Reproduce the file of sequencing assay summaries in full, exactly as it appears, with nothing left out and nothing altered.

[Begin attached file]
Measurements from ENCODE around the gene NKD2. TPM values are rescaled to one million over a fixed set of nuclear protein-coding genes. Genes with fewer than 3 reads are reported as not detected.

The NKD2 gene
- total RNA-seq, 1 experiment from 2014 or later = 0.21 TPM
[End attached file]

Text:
Measurements from ENCODE around the gene NKD2. TPM values are rescaled to one million over a fixed set of nuclear protein-coding genes. Genes with fewer than 3 reads are reported as not detected.

The NKD2 gene
- total RNA-seq, 1 experiment from 2014 or later = 0.21 TPM